Historical lecture in Toronto
I am Corbin, and I will be performing a Historical lecture in Toronto. I am a magician, actor, historian and entertainer. My lecture is all about magicians and spiritualists in the 19th century. During this magical historical lecture I will be talking about the transitions magicians made in the 1800’s. As a result, you will learn about the development of magic and their methods. The lecture is an hour and a half long and is on March 25th in Toronto at the Browsers Den of Magic.
A Magical Historical lecture
I have been performing Historical lectures for many years, and have always been a student of History. I love learning where we came from and how things developed. As a result, I’ve grown a passion for history. My current lecture is titled “From Fair to Foul” and that describes the development of magicians. The magicians of the 19th century mostly began as traveling performers. Moving from Fair to Fair. The true magicians were travelling along the roads from public spaces to fairs and performing for groups of people wherever they may be encountered.
Distrusted performers becoming theatrical
Magicians were looked at as street performers. Not to be trusted, people watched with a hand over their purses. It was imagined that the magicians worked as distractions for pickpockets in the audiences. This was rarely the case, and often when there were pickpockets, they were there on their own. No records indicate they ever worked together. The perception persisted however and it was not until the middle of the 1800’s that magicians moved out of that space. In the late 1840’s a new magician came to popularity in France. Eugene Robert-Houdin turned magic into a theatrical art form and directed his performances to a higher class of audience. His success in doing so helped elevate magicians to a higher respect.
Better magicians loosing audiences
As the 1800’s moved on, magicians became better. However, magicians began loosing audiences. At the beginning of the 1800’s spook shows were popular. During a spook show, the performer would create the illusion of ghosts appearing. This drew quite a crowd, but in the middle of the 1800’s the audience dwindled. As magicians grew during the middle of the 1800’s Spiritualists did as well. Instead of creating the image of spirits, spiritualists would actually talk to the dead. As it was in the beginning of the 19th century, so it was at the end. Ghosts began to take audiences away from magicians once more. No one wanted to see a magic show, when they could go to a spiritualist and talk to a relative who has passed away! My historical lecture in Toronto goes into detail here.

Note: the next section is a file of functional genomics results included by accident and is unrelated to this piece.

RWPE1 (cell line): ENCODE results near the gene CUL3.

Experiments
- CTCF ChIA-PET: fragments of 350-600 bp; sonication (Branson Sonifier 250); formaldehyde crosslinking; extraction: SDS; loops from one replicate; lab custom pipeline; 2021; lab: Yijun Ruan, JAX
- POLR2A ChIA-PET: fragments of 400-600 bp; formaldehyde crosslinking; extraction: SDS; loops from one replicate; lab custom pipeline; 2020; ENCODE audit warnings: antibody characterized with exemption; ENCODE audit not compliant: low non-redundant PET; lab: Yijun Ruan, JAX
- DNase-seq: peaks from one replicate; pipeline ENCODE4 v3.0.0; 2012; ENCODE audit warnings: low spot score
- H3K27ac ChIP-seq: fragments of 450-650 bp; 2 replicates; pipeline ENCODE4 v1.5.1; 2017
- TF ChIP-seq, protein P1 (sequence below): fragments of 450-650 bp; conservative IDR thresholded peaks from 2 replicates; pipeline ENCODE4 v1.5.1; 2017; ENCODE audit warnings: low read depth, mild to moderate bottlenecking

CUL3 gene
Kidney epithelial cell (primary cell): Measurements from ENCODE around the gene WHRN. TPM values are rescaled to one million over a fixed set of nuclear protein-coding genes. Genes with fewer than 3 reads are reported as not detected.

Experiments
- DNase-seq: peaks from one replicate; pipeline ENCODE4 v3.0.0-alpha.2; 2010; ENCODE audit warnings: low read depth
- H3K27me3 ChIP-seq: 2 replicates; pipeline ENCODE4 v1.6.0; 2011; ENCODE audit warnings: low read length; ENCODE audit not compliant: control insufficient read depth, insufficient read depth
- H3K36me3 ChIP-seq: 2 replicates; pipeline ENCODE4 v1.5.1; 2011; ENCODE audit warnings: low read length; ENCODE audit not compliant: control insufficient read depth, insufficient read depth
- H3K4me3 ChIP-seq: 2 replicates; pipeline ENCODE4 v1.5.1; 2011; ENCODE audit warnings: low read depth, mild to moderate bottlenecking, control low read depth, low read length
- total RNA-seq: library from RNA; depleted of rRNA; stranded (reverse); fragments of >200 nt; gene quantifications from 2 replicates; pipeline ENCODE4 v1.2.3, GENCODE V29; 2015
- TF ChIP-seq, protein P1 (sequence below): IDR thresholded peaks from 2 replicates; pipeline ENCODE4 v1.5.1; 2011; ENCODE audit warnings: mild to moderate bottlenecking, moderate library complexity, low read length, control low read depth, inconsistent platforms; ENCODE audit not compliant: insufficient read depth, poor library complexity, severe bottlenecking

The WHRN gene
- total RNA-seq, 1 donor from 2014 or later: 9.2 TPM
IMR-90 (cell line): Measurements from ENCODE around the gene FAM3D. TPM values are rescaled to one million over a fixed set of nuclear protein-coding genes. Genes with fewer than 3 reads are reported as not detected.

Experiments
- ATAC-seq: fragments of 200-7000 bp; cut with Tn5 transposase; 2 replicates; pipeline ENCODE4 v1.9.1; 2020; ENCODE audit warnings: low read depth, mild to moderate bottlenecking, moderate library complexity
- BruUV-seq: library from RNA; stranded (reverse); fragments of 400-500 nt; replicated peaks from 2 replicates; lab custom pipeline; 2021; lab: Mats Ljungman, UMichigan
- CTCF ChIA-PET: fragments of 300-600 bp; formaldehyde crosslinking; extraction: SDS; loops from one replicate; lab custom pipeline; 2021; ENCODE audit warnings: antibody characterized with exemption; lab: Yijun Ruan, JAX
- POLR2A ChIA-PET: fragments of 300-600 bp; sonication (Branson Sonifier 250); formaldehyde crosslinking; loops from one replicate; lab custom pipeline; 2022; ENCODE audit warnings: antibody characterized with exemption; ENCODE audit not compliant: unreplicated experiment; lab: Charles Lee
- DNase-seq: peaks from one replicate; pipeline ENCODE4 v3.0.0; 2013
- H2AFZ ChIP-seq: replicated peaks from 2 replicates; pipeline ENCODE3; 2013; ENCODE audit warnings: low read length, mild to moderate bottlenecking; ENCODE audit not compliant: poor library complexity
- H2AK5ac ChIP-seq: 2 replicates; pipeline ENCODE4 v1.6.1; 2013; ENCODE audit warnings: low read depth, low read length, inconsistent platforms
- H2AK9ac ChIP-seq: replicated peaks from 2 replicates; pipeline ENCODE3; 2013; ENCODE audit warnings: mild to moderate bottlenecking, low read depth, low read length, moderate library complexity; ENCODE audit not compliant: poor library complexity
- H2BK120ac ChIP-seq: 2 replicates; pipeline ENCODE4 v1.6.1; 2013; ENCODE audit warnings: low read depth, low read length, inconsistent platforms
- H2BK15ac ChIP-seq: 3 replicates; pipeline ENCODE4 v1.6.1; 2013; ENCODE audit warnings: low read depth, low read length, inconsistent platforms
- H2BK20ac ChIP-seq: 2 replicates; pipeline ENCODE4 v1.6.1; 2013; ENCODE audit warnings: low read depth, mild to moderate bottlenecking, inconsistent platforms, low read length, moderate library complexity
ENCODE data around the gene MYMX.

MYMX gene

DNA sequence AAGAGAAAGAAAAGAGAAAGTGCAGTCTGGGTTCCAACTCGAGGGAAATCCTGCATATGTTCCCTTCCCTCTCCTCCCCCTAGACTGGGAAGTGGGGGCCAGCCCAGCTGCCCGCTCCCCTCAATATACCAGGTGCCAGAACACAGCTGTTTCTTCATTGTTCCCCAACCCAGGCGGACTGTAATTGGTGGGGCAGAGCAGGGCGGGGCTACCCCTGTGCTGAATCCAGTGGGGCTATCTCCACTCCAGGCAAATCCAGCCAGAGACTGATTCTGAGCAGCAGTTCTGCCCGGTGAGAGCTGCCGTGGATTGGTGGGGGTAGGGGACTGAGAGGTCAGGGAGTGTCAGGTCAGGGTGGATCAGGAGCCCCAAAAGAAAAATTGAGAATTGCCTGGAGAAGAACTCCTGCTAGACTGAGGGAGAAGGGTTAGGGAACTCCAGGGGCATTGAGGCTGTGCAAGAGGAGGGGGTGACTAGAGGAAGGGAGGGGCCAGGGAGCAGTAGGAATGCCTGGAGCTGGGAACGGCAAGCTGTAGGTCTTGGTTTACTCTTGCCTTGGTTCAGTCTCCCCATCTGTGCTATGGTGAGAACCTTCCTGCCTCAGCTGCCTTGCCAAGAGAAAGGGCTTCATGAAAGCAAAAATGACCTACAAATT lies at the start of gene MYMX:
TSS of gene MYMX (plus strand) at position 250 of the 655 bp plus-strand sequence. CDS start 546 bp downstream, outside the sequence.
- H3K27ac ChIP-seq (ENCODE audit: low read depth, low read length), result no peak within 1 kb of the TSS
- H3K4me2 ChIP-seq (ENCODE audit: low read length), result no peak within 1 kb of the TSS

The Battle of the magicians and spiritualists
The end of the 19th century and beginning of the 20th century saw a mighty battle. Magicians began debunking the foul spiritualists and the spiritualists began drawing more to their side. At every magic show, a magician would tell the audience how the spiritualists were doing their tricks. For those who believed, no explanation would change their mind. As a result there was quite a back and forth. Many lectures, talks and public shows were produced to sway audiences from one side to the other. It wasn’t until late in the 20th century that spiritualism really ended.
The true magic motivation
What was the true motivation for magicians? That is the question that my Historical lecture in Toronto asks. Were magicians debunking the foul spiritualists in order to gain back their dwindling audiences? Were they doing it for the good of many? The spiritualists were taking advantage of the poor, grieving and gullible. Perhaps it was a mix of all that and more. I invite you to join me for my historical lecture in Toronto. It’s going to be a fun and informative evening.
Contact me for more information 1-855-626-7246